Rosamund Adoo-Kissi-Debrah has been made CBE in the New Year Honours list for services to public health.
Rosamund has been campaigning to introduce the Clean Air (Human Rights) Bill – or ‘Ella’s law’, named after her daughter. Ella became the first person to have air pollution listed as the cause of death at an inquest. Rosamund is a World Health Organization advocate for health and air quality and founder of the Ella Roberta Family Foundation, based in London. A former teacher, Rosamund became a clean air advocate after her 9-year-old daughter, Ella, died in 2013 from a rare and severe form of asthma exacerbated by air pollution.
MPs are currently reviewing the Clean Air Bill in the House of Commons after being passed by the House of Lords.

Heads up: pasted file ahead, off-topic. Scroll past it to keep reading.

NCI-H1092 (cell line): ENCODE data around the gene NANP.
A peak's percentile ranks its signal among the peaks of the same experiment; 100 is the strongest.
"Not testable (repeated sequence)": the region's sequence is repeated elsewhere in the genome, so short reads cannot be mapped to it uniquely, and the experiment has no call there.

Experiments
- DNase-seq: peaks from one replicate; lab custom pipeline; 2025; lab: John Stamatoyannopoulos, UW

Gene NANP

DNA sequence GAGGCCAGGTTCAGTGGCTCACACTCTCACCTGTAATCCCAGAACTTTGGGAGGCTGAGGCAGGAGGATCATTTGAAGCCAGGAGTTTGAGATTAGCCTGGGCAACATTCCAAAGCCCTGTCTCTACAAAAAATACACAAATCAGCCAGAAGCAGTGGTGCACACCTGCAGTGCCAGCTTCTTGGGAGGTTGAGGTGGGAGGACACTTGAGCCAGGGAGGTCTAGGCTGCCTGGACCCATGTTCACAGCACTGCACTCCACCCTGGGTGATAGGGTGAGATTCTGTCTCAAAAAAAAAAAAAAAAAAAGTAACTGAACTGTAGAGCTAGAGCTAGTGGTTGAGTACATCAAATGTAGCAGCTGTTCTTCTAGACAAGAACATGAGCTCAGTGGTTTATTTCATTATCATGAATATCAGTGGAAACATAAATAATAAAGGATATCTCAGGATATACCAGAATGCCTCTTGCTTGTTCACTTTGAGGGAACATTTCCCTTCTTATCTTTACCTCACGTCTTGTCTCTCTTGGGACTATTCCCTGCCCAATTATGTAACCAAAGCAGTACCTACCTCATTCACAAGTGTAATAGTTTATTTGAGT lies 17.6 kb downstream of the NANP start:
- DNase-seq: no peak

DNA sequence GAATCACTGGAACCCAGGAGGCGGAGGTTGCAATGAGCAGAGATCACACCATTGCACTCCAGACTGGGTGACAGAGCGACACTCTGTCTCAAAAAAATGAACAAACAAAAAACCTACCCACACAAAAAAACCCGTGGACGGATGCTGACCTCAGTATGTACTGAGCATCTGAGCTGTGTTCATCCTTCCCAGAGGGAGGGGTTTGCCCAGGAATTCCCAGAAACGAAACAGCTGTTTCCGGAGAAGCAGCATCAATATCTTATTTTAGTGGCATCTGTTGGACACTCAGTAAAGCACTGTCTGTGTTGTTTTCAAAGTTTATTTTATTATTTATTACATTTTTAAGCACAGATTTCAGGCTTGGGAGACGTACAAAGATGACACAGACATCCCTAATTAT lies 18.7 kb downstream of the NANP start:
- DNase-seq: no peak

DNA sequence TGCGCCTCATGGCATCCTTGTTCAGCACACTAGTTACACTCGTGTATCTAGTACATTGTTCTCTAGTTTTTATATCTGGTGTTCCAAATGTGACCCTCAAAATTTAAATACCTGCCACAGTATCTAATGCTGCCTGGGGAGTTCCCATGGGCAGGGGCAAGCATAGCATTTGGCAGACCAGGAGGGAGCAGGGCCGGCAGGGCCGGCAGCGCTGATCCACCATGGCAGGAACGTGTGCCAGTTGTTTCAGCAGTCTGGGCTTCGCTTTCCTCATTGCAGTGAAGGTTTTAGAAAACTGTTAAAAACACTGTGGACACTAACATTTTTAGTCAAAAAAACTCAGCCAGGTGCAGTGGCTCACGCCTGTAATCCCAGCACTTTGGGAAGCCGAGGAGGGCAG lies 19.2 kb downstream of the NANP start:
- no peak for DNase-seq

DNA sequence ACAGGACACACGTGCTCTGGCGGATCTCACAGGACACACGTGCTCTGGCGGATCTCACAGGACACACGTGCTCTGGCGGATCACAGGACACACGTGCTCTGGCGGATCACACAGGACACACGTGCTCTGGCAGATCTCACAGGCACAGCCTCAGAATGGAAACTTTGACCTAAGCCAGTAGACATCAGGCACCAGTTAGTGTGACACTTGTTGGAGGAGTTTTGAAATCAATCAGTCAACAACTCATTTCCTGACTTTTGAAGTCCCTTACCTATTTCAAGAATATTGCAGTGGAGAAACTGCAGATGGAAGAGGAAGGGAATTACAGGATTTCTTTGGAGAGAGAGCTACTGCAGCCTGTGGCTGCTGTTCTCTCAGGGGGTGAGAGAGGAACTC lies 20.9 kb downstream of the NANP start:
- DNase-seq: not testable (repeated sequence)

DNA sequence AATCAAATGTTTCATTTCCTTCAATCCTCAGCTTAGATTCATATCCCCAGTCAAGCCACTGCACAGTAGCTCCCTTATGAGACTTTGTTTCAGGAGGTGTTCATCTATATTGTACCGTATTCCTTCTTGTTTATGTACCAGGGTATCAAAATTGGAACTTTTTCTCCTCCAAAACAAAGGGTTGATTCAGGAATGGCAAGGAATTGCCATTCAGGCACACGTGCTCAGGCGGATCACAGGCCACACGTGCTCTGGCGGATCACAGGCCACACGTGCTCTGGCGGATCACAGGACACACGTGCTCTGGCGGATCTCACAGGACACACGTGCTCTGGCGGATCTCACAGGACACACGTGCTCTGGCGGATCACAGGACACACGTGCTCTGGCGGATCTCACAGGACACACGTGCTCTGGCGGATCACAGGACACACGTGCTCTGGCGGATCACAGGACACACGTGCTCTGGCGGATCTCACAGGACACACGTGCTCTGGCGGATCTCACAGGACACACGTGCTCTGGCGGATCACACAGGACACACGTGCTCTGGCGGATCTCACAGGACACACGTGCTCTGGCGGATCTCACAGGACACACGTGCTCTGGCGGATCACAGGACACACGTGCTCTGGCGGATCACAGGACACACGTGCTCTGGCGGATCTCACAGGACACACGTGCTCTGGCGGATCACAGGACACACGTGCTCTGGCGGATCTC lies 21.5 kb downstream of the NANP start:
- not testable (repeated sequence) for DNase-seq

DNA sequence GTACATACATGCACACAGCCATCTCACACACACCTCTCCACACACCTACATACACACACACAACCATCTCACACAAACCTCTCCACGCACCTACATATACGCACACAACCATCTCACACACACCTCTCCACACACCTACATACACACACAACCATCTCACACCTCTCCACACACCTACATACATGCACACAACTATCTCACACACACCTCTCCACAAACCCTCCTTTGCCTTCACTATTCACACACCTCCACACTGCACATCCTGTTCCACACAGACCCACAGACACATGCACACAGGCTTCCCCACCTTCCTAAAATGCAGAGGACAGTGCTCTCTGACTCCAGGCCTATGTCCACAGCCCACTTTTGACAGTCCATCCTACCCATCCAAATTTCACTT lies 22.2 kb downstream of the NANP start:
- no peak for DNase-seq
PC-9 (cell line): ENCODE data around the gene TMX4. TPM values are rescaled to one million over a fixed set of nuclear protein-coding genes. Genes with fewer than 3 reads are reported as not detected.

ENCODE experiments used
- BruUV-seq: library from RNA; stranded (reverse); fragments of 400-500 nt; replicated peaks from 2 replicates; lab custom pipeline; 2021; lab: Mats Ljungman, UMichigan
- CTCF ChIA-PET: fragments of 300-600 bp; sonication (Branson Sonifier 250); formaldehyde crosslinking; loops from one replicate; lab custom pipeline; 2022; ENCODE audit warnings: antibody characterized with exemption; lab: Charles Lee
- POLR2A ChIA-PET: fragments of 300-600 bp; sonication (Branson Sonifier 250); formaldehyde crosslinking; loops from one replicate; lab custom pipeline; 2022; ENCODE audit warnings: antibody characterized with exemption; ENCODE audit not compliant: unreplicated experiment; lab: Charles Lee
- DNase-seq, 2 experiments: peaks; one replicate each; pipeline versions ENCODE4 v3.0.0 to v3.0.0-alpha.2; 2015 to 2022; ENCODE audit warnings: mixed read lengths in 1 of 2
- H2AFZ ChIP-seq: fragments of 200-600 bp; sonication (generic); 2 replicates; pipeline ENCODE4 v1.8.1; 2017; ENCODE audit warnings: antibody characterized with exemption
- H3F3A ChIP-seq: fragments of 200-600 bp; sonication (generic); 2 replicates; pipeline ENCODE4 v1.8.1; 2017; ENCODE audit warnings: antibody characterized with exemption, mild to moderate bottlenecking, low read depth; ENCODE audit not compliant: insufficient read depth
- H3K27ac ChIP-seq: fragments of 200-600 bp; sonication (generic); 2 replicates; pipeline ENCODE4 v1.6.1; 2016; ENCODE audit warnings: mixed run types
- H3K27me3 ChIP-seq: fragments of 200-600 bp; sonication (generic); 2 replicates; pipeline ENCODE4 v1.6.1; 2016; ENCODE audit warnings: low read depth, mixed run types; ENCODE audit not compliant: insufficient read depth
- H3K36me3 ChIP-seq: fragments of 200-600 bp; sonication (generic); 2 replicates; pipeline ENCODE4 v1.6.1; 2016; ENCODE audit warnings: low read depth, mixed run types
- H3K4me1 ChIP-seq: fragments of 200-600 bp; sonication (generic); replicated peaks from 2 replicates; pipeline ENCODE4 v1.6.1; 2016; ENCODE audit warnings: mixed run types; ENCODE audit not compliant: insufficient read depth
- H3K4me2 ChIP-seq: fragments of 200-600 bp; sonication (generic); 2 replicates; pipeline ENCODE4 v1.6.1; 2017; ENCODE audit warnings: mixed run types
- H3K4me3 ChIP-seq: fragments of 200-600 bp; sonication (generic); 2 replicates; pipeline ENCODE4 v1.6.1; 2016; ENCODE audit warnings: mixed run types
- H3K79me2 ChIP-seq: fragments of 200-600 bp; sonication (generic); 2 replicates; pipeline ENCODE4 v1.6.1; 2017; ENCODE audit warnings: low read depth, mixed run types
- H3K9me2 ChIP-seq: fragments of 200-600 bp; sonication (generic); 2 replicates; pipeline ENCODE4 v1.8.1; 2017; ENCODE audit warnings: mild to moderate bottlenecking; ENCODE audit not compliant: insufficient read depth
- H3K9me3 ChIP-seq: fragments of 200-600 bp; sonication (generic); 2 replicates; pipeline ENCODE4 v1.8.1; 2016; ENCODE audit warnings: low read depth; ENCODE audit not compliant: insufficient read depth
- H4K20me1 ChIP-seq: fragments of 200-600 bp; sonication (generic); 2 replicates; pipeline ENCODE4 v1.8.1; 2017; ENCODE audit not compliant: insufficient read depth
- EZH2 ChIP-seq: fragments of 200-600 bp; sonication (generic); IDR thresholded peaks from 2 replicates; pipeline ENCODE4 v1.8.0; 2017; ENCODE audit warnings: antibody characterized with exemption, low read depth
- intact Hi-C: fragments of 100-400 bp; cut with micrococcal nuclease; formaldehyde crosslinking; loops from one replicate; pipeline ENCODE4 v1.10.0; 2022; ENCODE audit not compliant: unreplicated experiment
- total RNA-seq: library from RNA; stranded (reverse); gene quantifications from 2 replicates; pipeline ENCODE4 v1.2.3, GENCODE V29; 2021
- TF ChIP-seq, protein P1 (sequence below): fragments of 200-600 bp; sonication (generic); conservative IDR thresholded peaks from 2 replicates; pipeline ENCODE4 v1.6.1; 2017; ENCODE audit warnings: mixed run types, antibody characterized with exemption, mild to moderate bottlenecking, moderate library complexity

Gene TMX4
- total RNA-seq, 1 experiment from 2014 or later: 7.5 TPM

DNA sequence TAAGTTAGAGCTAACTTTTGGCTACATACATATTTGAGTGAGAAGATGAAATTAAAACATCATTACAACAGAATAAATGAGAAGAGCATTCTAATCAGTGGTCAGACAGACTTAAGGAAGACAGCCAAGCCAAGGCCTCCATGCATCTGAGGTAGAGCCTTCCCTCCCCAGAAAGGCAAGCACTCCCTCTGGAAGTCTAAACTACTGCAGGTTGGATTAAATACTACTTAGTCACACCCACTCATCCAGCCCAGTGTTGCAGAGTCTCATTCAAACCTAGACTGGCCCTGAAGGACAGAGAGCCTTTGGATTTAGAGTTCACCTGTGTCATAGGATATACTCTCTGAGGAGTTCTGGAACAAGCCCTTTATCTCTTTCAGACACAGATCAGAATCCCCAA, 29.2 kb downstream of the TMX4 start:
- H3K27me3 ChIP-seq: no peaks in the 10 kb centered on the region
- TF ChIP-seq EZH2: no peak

Rosamund commented that the CBE was an absolute honour and recognition for her campaign.
She added: ‘My daughter, who died in 2013, would be over the moon. She would be overjoyed. Although I got the inquest victory, she would be really, really proud that I just didn’t give up.’
Extreme pollution levels
After Ella’s inquest in 2020, coroner Philip Barlow reported she had been exposed to extreme pollution levels before her death in February 2013.
The inquest found that she had numerous seizures in the three years before her death and was admitted to the hospital 27 times.
‘When I went to the cemetery on Christmas Day because we had to go and sort out Ella’s grave, I was like, ‘Ah, your mum got a CBE, and you’re not here to see it.’
Rosamund continues to push for more significant air pollution action and wrote to Prime Minister Rishi Sunak. She is also asking for people and organisations to send letters to the PM to help Ella’s Law pass in the House of Commons.
‘I mentioned the fact that until the air is clean, this whole thing with the NHS is going to continue because prevention is better than cure,’ she commented.